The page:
Supporters of StyleZeitgeist magazine — who, on Thursday night, happened to be an all-black wearing, leather-clad crew, but that’s beside the point — flocked to the West Side for the celebratory launch of its second issue at men’s wear store Atelier New York.


The biannual fashion and culture magazine aims to explore the ways in which fashion interacts with other creative disciplines, according to its creative director, Eugene Rabkin, who also started the Internet forum bearing the same name five years ago.


“There is an audience out there that has a deep interest in fashion that goes beyond merely shopping,” Rabkin said. “They want to know about a designer’s ethos, about a designer’s philosophy; they want to know what interests designers themselves. And I think that’s been underserved.”


The 219-page issue boasts a glimpse into the friendship between Ann Demeulemeester and P.J. Harvey; a Q&A on FIT’s Valerie Steele by senior editor Cintra Wilson; an interview with acclaimed photographer Deborah Turbeville; photographic essays by Erik Madigan Heck and Arto Puolimatka, and a fashion editorial dedicated to German artist Joseph Beuys.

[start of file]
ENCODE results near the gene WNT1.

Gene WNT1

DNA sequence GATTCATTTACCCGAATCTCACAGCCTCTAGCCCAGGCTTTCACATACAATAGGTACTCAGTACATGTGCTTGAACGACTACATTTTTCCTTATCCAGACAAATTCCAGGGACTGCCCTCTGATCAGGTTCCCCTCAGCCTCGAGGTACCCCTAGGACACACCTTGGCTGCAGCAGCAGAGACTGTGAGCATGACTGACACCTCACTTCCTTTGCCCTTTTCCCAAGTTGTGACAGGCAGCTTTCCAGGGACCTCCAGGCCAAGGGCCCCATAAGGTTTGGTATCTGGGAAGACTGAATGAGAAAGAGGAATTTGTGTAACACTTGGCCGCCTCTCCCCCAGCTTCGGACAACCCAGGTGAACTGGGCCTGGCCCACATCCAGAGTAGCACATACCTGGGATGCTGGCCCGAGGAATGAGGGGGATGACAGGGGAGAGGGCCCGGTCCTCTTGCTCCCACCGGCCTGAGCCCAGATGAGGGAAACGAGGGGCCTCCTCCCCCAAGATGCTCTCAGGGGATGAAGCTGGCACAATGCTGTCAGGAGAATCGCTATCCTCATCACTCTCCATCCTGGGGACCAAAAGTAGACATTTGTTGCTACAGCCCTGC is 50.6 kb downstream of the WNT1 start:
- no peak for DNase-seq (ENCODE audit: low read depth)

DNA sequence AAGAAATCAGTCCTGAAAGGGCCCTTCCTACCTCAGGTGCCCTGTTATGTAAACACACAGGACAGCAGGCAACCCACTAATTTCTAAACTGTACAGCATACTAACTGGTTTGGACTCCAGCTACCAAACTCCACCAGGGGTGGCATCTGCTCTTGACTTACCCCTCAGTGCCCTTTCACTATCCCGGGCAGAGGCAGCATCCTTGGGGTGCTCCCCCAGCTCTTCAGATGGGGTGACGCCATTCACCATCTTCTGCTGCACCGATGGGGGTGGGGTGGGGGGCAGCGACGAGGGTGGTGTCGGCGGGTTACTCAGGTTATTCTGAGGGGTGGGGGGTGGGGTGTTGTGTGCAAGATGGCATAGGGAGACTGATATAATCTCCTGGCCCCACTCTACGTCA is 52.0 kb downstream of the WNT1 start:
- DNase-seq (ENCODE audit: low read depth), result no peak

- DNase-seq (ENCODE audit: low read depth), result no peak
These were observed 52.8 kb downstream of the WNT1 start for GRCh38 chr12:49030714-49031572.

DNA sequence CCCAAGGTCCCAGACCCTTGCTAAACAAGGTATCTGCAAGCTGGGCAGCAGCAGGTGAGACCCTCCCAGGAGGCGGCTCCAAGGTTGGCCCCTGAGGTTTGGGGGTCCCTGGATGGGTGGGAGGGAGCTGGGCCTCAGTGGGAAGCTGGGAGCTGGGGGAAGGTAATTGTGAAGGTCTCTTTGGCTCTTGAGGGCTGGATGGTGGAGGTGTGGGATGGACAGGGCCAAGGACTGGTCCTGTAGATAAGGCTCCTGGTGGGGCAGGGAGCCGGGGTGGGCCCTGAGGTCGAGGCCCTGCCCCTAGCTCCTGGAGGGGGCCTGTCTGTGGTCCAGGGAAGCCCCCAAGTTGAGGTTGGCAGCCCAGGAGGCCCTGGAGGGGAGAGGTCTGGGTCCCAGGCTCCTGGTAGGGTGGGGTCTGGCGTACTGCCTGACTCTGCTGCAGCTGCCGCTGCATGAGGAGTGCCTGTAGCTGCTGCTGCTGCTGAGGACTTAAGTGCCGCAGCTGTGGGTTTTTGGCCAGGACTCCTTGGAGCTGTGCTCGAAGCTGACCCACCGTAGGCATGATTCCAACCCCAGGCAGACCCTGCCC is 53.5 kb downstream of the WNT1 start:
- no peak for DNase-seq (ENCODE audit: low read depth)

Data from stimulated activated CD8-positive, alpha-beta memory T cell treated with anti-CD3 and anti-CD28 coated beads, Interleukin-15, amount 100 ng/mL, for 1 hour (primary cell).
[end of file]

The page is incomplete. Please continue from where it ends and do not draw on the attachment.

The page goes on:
Cintra Wilson, sporting yellow-tinted aviators, thumbed through the magazine frenetically. It was her first look at the finished product.


“[Eugene Rabkin and I] met after he interviewed me once, but we ended up bonding over more interesting obscura. He ended up being another critical theory wonk. He’s from Belarus, and I spent a lot of time in the Eastern Bloc when I was a tortured teenager because my parents didn’t want me,” she said, laughing.


“I mean… fashion’s always been art; it’s as much an indicator of everything going on in the zeitgeist right this second [as anything else]. It really should be alongside movie reviews and book reviews,” she continued. “And I think that strictly sexism and homophobia are the only reasons that it’s not recognized as a valid, critical medium [in this country.]”


Though Rabkin’s StyleZeitgeist forum finds its home on the Internet, he has a different vision for the publication, which he oversees with managing editor Daniel Franco.


“We wanted to do something that can’t be easily replicated on the Internet,” said Rabkin. “So many fashion magazines are geared for short-attention spans, and I get complaints from people that they want to read the content [online].”


“And I say, ‘Well, no. You have to buy the magazine.’”

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